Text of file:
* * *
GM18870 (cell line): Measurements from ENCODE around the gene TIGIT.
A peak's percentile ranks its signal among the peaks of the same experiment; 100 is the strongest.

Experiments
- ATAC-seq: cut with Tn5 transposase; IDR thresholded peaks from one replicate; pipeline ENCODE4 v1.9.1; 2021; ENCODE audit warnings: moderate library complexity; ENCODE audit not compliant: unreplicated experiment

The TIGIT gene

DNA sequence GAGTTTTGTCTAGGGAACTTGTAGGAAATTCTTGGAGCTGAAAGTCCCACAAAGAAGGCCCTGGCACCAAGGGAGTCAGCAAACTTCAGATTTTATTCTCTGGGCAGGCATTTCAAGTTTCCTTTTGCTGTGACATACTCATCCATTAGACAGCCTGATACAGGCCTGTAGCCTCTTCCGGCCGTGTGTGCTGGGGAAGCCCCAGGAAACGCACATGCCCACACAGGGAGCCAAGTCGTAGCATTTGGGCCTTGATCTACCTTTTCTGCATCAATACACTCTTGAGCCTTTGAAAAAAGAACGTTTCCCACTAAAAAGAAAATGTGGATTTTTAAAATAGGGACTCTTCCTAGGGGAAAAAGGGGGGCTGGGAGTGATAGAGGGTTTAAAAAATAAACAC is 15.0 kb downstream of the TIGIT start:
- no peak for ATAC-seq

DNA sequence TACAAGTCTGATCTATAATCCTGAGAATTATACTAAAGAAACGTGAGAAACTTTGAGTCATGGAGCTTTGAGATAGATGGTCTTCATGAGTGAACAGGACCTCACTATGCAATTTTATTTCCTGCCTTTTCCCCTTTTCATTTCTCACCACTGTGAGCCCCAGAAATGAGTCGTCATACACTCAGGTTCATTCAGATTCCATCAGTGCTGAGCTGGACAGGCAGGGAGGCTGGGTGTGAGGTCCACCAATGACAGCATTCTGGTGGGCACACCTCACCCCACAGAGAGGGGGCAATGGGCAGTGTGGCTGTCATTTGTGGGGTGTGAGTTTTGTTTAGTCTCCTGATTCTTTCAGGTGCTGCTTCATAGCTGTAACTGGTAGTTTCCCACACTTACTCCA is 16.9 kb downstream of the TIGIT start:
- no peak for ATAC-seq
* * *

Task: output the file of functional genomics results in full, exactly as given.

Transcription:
GM18870 (cell line): Measurements from ENCODE around the gene TIGIT.
A peak's percentile ranks its signal among the peaks of the same experiment; 100 is the strongest.

Experiments
- ATAC-seq: cut with Tn5 transposase; IDR thresholded peaks from one replicate; pipeline ENCODE4 v1.9.1; 2021; ENCODE audit warnings: moderate library complexity; ENCODE audit not compliant: unreplicated experiment

The TIGIT gene

DNA sequence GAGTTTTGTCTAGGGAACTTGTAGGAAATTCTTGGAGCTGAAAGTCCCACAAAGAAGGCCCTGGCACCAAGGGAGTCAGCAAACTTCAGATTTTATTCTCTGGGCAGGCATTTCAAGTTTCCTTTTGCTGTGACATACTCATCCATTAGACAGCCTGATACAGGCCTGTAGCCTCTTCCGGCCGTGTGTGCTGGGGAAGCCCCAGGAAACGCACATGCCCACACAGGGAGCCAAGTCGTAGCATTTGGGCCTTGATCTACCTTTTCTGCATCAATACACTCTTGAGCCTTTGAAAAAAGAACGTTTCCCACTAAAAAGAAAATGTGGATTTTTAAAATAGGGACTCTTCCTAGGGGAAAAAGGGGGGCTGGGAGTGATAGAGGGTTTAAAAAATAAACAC is 15.0 kb downstream of the TIGIT start:
- no peak for ATAC-seq

DNA sequence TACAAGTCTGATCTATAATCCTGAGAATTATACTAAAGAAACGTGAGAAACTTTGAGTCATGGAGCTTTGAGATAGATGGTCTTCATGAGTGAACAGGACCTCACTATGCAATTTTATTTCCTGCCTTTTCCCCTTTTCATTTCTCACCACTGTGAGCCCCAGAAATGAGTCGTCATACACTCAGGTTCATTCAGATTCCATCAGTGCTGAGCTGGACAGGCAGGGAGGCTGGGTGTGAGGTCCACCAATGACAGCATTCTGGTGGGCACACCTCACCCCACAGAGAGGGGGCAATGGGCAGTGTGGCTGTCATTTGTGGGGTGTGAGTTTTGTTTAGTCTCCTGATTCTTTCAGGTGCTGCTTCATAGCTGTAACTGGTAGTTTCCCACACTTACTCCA is 16.9 kb downstream of the TIGIT start:
- no peak for ATAC-seq